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(Review) No Greater Valor: The Siege of Bastogne and The Miracle That Sealed Allied Victory by Jerome Corsi

Publisher: Nelson Books, October 28, 2014.
Genre: Non-fiction, World War II, The Battle of the Bulge.
Format: Hardcover.
Pages: 384.
Rating: 4 Stars for very good.
Source: Free copy from Book Look Bloggers, HarperCollins Christian Publishing in exchange for a review.

Author information:
Jerome Corsi has written and coauthored many books and articles, including the #1 New York Times bestseller, Unfit for Command. Corsi is the founder of the Iran Freedom Walk. He has appeared on Fox News and MSNBC regarding Iran, as well as in hundreds of radio interviews. (Information from Book Look Bloggers.

Further links:
From the History channel website.
From the US Army website. 
a battle book of the event, 
and from 

The Battle of the Bulge began on Saturday, December 16, 1944. The word bulge is defined as the bulging of the German offense against the Allies. On a map it looked as if there was a bulging pattern in the German offense line. The battle ended in late January 1945. The area where the battle took place was in eastern Belgium.
No Greater Valor is a study of military faith during the defining battle. The 101st Airborne is a principle focus in the book. Brief historical sketches are given to: Major General Troy H. Middleton, Major General James M. Gavin, Father Francis L. Sampson, General George S. Patton, and General Dwight David Eisenhower.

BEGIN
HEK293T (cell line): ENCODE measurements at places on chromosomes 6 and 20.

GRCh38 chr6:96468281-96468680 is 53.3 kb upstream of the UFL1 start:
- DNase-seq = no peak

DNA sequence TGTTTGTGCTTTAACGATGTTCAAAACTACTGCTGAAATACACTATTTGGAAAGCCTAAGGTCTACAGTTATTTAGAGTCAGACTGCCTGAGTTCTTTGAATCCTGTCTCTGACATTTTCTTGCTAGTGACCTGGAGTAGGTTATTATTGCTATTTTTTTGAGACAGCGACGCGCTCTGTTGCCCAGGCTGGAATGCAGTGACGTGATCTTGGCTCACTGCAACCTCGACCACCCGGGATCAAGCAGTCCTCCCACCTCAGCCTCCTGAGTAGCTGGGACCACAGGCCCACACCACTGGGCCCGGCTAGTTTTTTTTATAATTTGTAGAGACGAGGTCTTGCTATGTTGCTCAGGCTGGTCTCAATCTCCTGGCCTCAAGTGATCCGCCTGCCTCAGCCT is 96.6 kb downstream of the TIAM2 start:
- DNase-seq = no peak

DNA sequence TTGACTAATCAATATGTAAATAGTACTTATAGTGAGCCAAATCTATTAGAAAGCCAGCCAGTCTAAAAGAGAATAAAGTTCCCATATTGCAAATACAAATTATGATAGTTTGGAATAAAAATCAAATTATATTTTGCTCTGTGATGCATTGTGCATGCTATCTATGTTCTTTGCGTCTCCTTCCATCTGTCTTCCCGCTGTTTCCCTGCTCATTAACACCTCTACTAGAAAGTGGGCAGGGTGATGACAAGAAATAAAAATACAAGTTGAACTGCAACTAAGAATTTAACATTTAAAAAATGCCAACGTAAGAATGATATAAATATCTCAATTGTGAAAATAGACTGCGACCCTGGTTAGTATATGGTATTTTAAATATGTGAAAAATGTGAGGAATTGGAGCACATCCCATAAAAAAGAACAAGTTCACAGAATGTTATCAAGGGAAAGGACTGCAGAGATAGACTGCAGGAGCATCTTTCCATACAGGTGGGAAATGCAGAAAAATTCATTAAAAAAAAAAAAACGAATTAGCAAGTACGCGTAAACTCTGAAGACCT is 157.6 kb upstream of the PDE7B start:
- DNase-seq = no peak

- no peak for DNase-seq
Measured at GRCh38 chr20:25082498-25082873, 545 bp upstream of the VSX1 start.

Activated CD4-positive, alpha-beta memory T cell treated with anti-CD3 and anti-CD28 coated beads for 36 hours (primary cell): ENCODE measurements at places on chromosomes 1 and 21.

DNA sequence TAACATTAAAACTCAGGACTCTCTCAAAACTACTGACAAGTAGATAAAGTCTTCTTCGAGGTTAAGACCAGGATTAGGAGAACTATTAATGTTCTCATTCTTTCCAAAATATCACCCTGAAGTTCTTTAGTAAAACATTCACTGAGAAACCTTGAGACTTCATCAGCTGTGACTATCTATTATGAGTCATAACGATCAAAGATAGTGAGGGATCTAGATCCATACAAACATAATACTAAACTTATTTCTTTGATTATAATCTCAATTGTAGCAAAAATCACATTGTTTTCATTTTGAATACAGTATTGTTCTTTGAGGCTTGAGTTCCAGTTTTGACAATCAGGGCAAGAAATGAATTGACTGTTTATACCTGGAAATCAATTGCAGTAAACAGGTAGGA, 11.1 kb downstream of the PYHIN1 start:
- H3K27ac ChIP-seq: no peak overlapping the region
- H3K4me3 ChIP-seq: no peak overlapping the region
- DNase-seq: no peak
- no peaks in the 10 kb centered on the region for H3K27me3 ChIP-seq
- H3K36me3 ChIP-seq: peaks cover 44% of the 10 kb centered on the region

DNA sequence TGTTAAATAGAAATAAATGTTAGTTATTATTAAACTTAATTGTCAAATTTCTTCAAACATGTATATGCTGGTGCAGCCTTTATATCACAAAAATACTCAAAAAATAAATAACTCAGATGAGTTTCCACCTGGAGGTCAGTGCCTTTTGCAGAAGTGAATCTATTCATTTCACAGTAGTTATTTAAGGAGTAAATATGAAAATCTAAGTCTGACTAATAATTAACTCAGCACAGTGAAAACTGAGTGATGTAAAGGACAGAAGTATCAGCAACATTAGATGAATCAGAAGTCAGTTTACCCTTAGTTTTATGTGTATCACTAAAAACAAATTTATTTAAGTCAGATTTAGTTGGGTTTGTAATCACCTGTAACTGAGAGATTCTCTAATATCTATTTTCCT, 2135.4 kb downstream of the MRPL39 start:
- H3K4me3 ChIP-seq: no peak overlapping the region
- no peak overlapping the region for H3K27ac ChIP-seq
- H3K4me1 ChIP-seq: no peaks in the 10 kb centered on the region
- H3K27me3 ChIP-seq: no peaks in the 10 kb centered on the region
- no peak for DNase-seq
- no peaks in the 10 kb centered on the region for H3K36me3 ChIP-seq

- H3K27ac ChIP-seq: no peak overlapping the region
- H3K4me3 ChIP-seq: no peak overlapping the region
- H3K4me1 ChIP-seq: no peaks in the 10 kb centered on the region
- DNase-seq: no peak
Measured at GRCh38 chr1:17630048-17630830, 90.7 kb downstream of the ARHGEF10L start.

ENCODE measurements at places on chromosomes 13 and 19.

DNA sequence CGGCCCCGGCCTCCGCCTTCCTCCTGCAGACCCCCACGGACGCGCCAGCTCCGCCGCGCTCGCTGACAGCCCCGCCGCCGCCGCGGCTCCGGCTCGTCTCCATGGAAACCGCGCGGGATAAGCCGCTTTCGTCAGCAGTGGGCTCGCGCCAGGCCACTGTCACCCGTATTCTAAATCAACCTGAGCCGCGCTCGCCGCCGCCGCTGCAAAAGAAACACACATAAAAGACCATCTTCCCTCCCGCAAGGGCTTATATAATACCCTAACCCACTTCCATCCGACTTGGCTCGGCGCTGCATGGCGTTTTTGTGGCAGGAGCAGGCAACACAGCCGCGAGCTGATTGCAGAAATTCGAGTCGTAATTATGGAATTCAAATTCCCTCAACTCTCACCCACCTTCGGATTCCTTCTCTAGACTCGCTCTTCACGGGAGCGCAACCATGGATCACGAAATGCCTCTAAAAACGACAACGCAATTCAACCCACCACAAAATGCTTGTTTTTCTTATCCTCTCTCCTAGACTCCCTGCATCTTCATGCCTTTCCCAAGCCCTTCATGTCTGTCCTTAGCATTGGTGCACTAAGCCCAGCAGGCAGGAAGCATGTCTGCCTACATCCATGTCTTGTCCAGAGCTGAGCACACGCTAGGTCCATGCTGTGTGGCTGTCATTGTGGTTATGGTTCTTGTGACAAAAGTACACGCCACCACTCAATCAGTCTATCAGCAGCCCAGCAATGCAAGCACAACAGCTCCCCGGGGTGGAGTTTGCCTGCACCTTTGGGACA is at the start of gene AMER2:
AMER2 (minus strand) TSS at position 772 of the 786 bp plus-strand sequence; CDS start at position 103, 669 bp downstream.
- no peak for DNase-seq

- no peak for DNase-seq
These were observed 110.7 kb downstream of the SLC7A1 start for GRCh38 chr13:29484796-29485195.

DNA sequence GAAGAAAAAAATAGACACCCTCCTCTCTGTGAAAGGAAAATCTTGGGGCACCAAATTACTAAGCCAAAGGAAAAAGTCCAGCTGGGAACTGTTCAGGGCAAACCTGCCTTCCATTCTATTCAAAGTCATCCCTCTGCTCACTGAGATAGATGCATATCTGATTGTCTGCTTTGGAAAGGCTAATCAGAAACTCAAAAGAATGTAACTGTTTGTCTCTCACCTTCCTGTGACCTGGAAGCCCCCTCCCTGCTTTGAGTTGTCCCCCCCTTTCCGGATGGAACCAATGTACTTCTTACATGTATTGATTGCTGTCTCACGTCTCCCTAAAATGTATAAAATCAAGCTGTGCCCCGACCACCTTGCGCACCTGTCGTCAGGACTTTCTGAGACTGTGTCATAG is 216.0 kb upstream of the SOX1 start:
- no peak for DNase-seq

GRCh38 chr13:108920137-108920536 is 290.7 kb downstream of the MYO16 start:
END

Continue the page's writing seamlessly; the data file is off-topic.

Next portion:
My Thoughts:
My dad was a veteran of the Battle of the Bulge. He was captured on December 17, 1944. He and two other soldiers were able to escape. Daddy had often remarked through the years, "Annette, I am so glad I don't have to sleep outside in the cold and the snow again." He was remembering the winter of 1944-1945.
I'm more than pleased to have been able to read and review a book with the subject of the Battle of the Bulge.
No Greater Valor is a over-all picture of the battle, with its focus and intent on the faith of the American soldiers who fought during the Battle of the Bulge.
There are several interesting points brought out in the book.

  • How Hitler gathered the forces that were needed to launch the Battle of the Bulge offense.
  • The terrain of the land. 
  • An allied field hospital taken capture. 
  • Living conditions during the battle. 
  • The bombings on Christmas Eve and Christmas Day.
  • The Bastogne mystery ghosts. 
No Greater Valor is an over-all great book. I enjoyed reading a broad view of the battle, but at times I wanted a thorough study of individuals who'd had decisive roles in the war. I'm also interested in reading a book from the German viewpoint.